Cuttin-Edge, On-the-Spot Reporting

Have You Seen?


Okay, I exaggerated a little in that title, but I couldn’t resist. The D120 speaker from Totaldac is new indeed, but rather than being “totally” new, it’s more of an “evolution” than a “revolution.” I’d never heard of this company before the days leading up to High End 2024, but I’m glad to have been introduced.


I described the D120 as an evolution because the D100 and D110 speakers came before it. That said, I was surprised to learn how much time and effort went into the D120 when I visited the French firm’s exhibition room. True to its name, Totaldac has concerned itself with offering a suite of products such that one could build a complete system. It was thus obvious that a reference-grade speaker would be required, and the D100 and D110 walked so the D120 could run. In fact, all three speakers were originally created for internal use as reference speakers, but have since become available for sale. High End 2024 marks the official introduction of the top-of-the-line D120, which is set to go on sale for €70,000 per pair.

While the D120 shares its driver layout with the D100 and D110, its most outwardly obvious upgrade over the other models is its cabinet. Vincent Brient, Totaldac’s founder and chief designer, told me that the D120’s curved cabinet is machined directly out of several large pieces of hardwood, which are then glued together. As a result, the woodgrain on its exterior is not a veneer of any sort—that’s the finish of the hardwood cabinet material itself. Additionally, the cabinet has a similarly carved interior volume, which makes use of diffusor patterns carved into the cabinet to break up standing waves and other sonically harmful reflections.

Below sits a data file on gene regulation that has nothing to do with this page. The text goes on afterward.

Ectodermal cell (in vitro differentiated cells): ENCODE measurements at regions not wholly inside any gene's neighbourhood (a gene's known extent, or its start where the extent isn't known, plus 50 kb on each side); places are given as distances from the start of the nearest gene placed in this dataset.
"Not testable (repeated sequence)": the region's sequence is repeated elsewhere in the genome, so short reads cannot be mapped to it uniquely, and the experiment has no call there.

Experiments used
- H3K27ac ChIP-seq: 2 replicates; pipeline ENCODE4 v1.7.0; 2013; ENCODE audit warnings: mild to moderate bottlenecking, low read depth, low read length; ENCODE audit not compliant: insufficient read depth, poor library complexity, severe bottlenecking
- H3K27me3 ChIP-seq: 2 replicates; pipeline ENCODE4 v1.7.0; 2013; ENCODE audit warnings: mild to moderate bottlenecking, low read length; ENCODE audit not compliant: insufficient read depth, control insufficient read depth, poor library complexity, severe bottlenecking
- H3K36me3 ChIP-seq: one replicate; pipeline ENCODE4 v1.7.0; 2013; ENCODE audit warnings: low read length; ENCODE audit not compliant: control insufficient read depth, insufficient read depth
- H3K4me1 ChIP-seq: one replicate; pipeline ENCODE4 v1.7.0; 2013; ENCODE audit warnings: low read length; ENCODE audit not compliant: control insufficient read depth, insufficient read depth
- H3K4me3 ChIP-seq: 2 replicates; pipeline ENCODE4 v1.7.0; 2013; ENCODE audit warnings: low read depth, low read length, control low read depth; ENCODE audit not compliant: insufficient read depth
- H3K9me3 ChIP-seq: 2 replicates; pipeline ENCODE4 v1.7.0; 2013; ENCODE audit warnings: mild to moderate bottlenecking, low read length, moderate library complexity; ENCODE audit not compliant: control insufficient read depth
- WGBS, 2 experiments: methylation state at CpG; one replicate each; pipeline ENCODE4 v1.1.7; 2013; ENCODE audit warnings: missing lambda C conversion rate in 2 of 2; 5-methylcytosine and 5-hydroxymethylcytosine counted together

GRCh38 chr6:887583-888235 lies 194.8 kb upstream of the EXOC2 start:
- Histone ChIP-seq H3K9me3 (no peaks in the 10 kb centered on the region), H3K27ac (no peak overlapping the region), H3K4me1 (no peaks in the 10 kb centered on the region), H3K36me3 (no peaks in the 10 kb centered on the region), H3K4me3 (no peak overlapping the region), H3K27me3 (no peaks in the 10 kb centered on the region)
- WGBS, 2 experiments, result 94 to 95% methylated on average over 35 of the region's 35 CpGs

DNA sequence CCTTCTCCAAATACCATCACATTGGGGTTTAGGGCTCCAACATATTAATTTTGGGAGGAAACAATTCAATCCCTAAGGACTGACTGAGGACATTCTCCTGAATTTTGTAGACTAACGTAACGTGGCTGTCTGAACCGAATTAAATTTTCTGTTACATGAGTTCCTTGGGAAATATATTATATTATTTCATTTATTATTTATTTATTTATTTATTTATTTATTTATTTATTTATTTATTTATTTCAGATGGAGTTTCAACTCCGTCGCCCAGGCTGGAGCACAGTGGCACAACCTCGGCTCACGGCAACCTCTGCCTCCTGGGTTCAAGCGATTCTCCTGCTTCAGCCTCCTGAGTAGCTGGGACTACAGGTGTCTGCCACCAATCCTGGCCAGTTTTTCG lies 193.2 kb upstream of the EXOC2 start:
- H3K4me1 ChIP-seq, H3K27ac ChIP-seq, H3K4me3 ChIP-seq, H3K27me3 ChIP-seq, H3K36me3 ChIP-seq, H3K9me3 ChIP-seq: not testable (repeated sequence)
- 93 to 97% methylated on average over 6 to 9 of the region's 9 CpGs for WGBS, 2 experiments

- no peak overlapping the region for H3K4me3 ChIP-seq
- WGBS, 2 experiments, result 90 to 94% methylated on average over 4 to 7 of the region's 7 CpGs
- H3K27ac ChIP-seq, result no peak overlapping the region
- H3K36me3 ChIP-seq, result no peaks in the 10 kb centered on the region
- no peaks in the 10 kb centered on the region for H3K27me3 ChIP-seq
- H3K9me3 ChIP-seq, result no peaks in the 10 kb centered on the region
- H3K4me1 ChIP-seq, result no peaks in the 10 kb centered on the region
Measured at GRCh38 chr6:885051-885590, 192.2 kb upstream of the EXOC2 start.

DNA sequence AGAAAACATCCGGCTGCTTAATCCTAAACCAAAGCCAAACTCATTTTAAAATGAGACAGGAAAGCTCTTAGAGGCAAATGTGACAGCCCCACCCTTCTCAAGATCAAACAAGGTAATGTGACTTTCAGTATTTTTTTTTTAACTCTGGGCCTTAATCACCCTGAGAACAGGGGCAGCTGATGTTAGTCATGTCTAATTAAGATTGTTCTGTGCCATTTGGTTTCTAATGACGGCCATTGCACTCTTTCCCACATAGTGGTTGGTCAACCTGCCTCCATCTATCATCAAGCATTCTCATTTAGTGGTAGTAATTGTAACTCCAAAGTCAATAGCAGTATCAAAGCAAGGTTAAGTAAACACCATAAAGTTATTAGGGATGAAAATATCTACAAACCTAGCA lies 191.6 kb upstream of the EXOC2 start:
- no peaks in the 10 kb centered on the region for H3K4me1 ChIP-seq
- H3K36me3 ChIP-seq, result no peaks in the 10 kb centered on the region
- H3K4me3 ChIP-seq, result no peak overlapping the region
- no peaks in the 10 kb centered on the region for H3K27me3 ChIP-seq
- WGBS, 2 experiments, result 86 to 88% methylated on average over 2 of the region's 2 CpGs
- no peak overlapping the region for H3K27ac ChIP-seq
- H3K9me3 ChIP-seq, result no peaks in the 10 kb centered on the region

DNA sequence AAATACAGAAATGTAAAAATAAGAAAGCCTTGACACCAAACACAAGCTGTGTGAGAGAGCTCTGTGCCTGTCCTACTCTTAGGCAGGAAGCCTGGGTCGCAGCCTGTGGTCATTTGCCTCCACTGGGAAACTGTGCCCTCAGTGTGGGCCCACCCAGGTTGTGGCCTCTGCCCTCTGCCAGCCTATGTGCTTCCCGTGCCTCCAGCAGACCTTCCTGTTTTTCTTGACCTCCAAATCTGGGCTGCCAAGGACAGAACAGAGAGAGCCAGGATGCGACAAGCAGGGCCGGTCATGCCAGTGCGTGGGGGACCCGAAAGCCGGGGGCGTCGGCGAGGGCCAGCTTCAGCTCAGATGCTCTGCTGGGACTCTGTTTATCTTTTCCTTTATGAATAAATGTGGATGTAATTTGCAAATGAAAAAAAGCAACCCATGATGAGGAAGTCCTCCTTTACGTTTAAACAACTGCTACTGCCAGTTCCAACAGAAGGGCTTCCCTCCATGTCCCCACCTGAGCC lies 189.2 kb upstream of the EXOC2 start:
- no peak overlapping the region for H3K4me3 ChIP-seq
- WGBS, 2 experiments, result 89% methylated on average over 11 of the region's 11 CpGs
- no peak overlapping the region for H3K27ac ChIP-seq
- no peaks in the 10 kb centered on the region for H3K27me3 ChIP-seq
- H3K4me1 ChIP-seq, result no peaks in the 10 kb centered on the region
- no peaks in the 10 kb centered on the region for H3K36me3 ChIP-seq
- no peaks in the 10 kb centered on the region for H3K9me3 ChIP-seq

In addition to the quietly impressive woodwork of the cabinets, the treble-driver horn and even the baskets of the midwoofer and bass woofer are made out of wood as well, Brient told me. The claim is that wood is naturally self-damping, more so than typical metallic materials, and the use of wood in this application leads to a more natural sound.

As one would expect, the D120 has an onboard passive crossover. But as Brient emphasized, it can be easily converted to accept Totaldac’s active crossover, and this configuration was in use in the company’s exhibition room.

The sound in that room was as impressive to me as the D120’s build quality. Played via a pair of D120s, some haunting female vocal music with a sparse piano accompaniment had such a wonderous sense of scale that it was easy to get lost in it. The speakers seemed right on the money tonally as well, and they conveyed the emotion in the singer’s lament just as competently as they did the scale.


To give credit where it’s due, Totaldac is primarily known for its electronics, and they were out in force driving the D120s. A pair of the Amp-1-sublimes (€28,000 each) drove the speakers, while a d1-sublime DAC (€50,000), matched with three (yes, three!) d1-digital-sublime reclockers (€7750 each), worked to chug out an analog signal for them. A d1-player-mk2 (€11,000) and d1-streamer-sublime (€9,900) served up the digital signal for the DAC. I was told that the total cost of the system, including the speakers, cables, and accessories, was within spitting distance of €300,000.

But fear not. Should ye think Totaldac gear out of your price range, the room also had examples of the D100 and D110, which are claimed to come close to the performance of the D120. The D100 costs €14,900/pair, and the mid-tier D110 comes in at €38,000/pair. All prices, by the way, include VAT in Europe.

Matt Bonaccio
Contributor, SoundStage!